This element may be difficult to prove considering the media outlets likely relied on leakers to get the information who presumably relayed the allegations as credible. In the past, athletes and coaches have been able to overcome this element where sources recanted their statements and where evidence like drug tests or doctor reports point to the contrary.
In a suit against Al Jazeera America filed by MLB players Ryan Howard and Ryan Zimmerman in response to The Dark Side documentary linking them to the use of performance-enhancing drugs, the sole source of the information recanted his statements prior to the documentary airing. Zimmerman v. Al Jazeera America LLC, et al, 1:16-cv-00013 (D.C. Cir. 2016).
However, the network aired the film anyway and Howard and Zimmerman filed suit claiming that the “outrageously false and defamatory statements” damaged their reputations and public perceptions of them.
Though the case is still pending in Washington, D.C., Howard and Zimmerman have overcome several motions to dismiss based on the fact that the source of the information recanted his statements the day before the documentary aired, implying that the defendant aired knowingly false information about the athletes.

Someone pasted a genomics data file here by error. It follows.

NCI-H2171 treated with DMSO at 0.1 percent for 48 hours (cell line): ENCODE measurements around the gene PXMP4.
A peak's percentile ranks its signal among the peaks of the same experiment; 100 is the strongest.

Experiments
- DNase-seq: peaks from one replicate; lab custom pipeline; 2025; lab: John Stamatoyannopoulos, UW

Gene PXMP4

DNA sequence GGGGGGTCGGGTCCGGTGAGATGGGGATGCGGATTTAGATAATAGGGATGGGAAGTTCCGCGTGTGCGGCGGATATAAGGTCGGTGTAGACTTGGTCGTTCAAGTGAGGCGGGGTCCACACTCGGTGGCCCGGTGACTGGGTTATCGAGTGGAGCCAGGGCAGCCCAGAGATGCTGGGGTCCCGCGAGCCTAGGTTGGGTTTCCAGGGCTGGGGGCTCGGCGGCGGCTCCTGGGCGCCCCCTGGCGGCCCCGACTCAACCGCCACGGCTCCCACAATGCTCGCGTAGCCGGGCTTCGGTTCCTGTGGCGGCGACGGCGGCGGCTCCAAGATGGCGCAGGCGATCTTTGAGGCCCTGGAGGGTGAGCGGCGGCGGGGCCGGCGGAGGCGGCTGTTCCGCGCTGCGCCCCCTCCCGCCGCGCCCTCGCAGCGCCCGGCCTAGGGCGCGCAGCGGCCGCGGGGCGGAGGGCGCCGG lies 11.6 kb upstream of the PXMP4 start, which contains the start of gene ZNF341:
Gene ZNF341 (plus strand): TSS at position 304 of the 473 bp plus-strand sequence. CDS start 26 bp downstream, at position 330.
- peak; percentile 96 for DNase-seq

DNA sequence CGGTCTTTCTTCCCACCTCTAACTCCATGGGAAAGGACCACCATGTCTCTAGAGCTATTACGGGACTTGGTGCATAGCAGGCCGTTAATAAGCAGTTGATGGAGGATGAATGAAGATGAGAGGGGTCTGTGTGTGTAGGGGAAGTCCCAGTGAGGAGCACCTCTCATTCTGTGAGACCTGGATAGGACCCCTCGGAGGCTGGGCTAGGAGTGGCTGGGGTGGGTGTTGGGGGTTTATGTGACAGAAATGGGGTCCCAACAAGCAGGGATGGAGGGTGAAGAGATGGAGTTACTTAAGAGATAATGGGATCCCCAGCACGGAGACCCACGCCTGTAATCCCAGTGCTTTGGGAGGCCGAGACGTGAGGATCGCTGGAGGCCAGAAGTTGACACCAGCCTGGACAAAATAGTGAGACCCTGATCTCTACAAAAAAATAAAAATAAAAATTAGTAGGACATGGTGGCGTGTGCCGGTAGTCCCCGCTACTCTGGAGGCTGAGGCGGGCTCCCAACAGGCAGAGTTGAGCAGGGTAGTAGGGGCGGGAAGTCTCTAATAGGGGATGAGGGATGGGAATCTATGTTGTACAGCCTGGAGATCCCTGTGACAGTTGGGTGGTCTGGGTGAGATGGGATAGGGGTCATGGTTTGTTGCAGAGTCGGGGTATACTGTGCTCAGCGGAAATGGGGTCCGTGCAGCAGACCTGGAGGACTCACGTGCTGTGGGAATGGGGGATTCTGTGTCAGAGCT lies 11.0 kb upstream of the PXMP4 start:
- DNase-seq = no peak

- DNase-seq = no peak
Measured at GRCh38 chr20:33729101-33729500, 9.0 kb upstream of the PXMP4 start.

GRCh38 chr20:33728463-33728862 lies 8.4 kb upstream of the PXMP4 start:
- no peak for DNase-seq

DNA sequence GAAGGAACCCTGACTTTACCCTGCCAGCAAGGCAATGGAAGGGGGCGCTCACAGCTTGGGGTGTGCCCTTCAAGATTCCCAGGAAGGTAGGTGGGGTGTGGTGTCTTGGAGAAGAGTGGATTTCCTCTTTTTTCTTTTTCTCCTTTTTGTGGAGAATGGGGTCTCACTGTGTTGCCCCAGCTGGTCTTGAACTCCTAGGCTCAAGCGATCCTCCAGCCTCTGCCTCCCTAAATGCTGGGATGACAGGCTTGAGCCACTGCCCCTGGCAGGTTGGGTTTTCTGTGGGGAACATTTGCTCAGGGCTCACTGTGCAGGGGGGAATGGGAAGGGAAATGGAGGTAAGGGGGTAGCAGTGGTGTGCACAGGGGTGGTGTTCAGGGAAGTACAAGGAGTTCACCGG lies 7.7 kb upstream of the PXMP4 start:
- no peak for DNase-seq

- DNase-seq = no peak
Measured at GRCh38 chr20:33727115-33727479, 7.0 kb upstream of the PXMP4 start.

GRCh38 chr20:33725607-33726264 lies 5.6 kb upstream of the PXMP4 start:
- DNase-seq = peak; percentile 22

It is important to note that the defamation claims only have a chance of success if the statements are completely false. This element was notoriously at issue in Lance Armstrong’s lawsuit against The (London) Sunday Times, filed in response to an article that reprinted allegations he had used performance-enhancing drugs. Armstrong v Times Newspapers Ltd., 2004 EWHC 2929 (QB). The newspaper and Armstrong reached a settlement in 2006, but up to that point, Armstrong had, ironically, received rulings in his favor since he did not have a history of failing drug tests.
In short, if the allegations are substantially true or only slightly inaccurate, an action for defamation will fail. Desert Palm Surgical Group v. Petta, 343 P.3d 438 (Az. Ct. App. 2015). Therefore, in Miller’s case, if the only false information reported was something insubstantial like the date of the call, the identity of the recruit or the dollar amount, the defamation claim would likely fail.
While details continue to emerge, Miller made it clear in his news conference that he will fight any false reports and defend himself, and Ayton, against any “inaccurate, false and defamatory” statements.
Miller’s character and even his employment contract have become newsworthy in light of the ESPN reports and at least one high-profile recruit made a decision to go elsewhere after the allegations were released. Shaquille O’Neal’s son, Shareef, announced his decommitment from Arizona in a tweet shortly after the reports were publicized.
Miller did not coach Arizona in its game against Oregon after the ESPN report was released. However, things are looking up as Miller has returned to the team in his former capacity, the university president has publicly issued support for him, and fans at Arizona’s McKale Center have begun to chant, "we love Mil-ler!” during games.